State of Today’s Indian Classical Music Concerts

State of Today’s Indian Classical Music Concerts

A musician needs two types of people in the audience – those who really understand the depth of the music and those who may not understand its full depth, but offer financial support for the musician.
Commercial music concerts of Indian classical music have changed over the last two to three decades. On the good side, it is becoming more financially possible to be a classical musician; on the bad side, audiences with a deep understanding of music are decreasing.
There was a time when the first five rows of commercial concerts were reserved for people who deeply understood music. Rich people in suits and expensive Kurtās were actually seated behind these rows. Only then did the artist get into the mood to play real music because there were people who understood it.
I remember one concert that happened in Ahmedabad 20-30 years ago. It was a concert of a well-known musician who was travelling abroad. A short time into the concert, the audience had stopped the concert. Five people were on stage. They asked the musician not to play Palṭās. If he was to play, he had to play real music or there was no need for the concert. This was the strength of the audience. There was no room for gimmicks. The audience understood Indian classical music and did not accept anything less than true playing.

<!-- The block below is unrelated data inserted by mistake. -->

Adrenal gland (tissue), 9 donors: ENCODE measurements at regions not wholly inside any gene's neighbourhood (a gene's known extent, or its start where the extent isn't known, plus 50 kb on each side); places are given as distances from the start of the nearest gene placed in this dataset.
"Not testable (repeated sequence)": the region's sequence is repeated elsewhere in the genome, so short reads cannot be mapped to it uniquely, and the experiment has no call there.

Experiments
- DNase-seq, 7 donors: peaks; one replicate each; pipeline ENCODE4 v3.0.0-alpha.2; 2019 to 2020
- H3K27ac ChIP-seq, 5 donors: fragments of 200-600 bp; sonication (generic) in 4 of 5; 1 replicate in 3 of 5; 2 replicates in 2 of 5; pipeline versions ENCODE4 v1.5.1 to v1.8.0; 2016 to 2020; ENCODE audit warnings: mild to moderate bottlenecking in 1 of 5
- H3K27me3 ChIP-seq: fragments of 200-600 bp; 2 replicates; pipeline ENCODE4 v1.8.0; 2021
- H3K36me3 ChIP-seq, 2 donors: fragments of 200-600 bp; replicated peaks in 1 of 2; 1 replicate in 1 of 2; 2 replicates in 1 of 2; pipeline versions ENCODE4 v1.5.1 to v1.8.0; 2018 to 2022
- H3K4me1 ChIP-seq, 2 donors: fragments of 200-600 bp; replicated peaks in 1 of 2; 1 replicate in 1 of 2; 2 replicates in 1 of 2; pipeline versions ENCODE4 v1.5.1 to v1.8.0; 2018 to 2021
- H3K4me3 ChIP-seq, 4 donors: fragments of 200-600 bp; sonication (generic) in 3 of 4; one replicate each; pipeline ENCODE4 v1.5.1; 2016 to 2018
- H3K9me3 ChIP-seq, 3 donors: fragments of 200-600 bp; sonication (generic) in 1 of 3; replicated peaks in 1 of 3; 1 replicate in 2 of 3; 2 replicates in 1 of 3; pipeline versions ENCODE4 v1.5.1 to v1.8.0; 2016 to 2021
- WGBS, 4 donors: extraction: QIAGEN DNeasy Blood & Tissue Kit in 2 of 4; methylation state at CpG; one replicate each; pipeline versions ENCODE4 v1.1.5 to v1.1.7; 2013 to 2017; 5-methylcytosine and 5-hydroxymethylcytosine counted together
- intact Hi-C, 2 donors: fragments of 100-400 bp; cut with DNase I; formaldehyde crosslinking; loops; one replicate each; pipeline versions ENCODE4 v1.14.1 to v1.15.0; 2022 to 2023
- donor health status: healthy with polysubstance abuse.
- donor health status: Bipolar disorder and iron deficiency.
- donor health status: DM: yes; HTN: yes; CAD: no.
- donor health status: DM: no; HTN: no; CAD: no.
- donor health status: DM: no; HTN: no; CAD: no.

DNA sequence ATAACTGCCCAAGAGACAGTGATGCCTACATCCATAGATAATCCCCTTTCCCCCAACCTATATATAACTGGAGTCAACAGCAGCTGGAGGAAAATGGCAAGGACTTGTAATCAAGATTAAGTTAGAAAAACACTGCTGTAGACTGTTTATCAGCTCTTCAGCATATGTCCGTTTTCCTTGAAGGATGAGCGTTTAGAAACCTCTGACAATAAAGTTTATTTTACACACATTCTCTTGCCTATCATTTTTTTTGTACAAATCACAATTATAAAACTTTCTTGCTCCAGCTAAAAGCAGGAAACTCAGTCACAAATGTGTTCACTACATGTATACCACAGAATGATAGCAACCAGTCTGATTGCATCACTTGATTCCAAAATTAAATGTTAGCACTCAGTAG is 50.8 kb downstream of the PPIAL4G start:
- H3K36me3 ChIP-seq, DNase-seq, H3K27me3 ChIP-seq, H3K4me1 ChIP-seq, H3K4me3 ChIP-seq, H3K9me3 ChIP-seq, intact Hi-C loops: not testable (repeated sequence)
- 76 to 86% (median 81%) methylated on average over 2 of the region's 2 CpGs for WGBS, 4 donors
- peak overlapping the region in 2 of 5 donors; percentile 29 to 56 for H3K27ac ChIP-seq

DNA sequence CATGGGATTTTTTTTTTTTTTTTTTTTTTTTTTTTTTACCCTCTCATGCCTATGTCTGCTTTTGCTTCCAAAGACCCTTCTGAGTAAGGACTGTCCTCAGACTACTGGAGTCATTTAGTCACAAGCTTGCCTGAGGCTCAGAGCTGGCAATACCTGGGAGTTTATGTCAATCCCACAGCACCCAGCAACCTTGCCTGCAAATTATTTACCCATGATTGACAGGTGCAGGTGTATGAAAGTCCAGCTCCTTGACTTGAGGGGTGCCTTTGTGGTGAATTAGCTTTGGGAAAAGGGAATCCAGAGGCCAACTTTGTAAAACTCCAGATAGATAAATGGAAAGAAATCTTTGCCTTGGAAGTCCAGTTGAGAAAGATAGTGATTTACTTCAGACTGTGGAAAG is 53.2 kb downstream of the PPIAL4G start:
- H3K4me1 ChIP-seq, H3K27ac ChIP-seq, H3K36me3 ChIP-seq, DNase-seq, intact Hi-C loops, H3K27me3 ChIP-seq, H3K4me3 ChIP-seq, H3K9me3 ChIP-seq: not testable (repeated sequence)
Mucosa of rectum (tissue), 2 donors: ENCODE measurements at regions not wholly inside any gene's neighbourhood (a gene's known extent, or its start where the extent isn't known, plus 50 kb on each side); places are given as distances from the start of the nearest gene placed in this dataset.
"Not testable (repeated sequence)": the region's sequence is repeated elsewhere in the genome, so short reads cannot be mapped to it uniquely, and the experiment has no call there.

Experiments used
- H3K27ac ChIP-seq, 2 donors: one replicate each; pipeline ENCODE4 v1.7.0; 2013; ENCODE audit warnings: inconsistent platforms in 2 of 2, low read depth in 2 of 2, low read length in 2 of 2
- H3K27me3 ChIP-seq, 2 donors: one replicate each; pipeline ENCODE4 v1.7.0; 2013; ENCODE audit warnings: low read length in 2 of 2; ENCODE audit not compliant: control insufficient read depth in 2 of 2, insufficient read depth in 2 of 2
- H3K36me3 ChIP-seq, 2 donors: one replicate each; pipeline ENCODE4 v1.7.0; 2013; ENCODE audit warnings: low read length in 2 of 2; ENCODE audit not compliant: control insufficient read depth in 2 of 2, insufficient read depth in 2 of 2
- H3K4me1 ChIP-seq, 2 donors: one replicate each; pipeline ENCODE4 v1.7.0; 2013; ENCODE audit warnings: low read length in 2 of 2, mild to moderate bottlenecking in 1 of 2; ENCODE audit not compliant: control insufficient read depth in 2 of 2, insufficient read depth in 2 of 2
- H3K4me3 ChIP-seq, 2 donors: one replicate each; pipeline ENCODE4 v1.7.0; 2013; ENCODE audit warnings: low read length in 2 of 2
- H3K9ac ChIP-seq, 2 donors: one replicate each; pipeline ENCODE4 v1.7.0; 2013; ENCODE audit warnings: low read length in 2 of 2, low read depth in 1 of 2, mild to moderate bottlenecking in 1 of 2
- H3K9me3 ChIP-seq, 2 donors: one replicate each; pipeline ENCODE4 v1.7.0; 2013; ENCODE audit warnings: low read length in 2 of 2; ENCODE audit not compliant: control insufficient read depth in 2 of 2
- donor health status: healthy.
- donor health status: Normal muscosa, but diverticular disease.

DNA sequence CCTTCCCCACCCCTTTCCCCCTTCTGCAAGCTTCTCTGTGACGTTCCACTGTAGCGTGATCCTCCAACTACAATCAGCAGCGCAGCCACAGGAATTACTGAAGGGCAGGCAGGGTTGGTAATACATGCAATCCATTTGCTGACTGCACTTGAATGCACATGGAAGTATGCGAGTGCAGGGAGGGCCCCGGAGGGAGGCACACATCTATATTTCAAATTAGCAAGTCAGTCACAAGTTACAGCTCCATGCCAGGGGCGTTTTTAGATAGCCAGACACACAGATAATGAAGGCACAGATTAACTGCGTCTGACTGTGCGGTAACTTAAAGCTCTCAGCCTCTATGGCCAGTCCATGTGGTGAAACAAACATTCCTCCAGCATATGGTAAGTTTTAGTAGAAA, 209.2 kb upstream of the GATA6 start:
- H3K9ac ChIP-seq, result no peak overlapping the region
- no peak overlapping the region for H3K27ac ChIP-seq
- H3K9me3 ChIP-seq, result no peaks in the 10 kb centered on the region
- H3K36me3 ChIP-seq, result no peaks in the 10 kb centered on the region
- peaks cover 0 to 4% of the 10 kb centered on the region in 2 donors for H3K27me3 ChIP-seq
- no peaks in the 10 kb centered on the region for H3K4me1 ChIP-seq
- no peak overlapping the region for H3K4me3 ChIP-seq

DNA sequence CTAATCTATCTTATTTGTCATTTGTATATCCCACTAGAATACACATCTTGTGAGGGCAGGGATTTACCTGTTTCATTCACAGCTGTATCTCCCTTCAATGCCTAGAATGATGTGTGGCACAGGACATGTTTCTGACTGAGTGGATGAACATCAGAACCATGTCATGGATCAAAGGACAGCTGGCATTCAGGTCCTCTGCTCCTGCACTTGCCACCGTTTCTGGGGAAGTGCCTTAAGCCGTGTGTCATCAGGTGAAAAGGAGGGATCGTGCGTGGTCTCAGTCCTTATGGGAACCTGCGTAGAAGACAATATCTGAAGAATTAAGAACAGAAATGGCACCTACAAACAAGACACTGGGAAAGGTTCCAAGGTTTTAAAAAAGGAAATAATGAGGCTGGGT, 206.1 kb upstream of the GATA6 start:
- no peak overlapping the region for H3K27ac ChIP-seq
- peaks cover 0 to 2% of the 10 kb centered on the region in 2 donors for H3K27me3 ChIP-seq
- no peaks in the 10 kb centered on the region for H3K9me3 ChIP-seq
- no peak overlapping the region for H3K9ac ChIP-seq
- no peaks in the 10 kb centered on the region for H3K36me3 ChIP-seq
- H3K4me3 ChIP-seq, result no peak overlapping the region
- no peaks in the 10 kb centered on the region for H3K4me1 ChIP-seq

Today, things have changed. Today, in many commercial concerts, the financial supporters, who often do not have a very deep understanding of music, are the ones who occupy the front rows, while those who understand music, the students and connoisseurs, end up sitting in some corner. The demand for high-quality has decreased, and the artist consequently does not play that kind of music because it is not expected of him.
You can clearly see the changes in commercial concerts. Commercial concerts of a single artist used to begin at 8pm and end at least 3-4 hours later. Now, they finish in a span of 45 – 90 minutes. The ālāp alone used to last 1 – 2 hours. Now, we hear perhaps a 5 minute ālāp and 2-3 Rāgas in that time period. This is not necessarily because the artist is incapable of performing a long concert. In the younger generation, there might not be as many who can (as the concert demand has changed), but we still do have artists who can perform these “real” concerts. However, the general audience is not ready or trained to listen to and enjoy these concerts.
The training of an audience will not happen overnight. It requires regular exposure to high-quality musicians. Those who have an understanding should not be afraid to demand high-quality music, while those who are developing an understanding should not simply accept whatever the market is giving them to be the best.
The development of an audience takes time and commitment, but if it is not done, there will be a very small chance of hearing a real Indian classical music concert in the future.

Finding a Tablā Teacher

Finding a Tablā Teacher

Today, a young man and his father came to my music school. The son wanted to take tabla lessons at our institute because he had been referred to me by a music friend of mine. At Rhythm Riders, we take very few new local students as a measure of quality control. I told him this, yet the father persisted in saying that his son wanted to learn more seriously. His son had been learning from someone else for 4 years, but now, finding a tabla teacher who could take him forward was very important. I could see that the boy was talented and very interested in music, so I conceded and gave him a chance to play.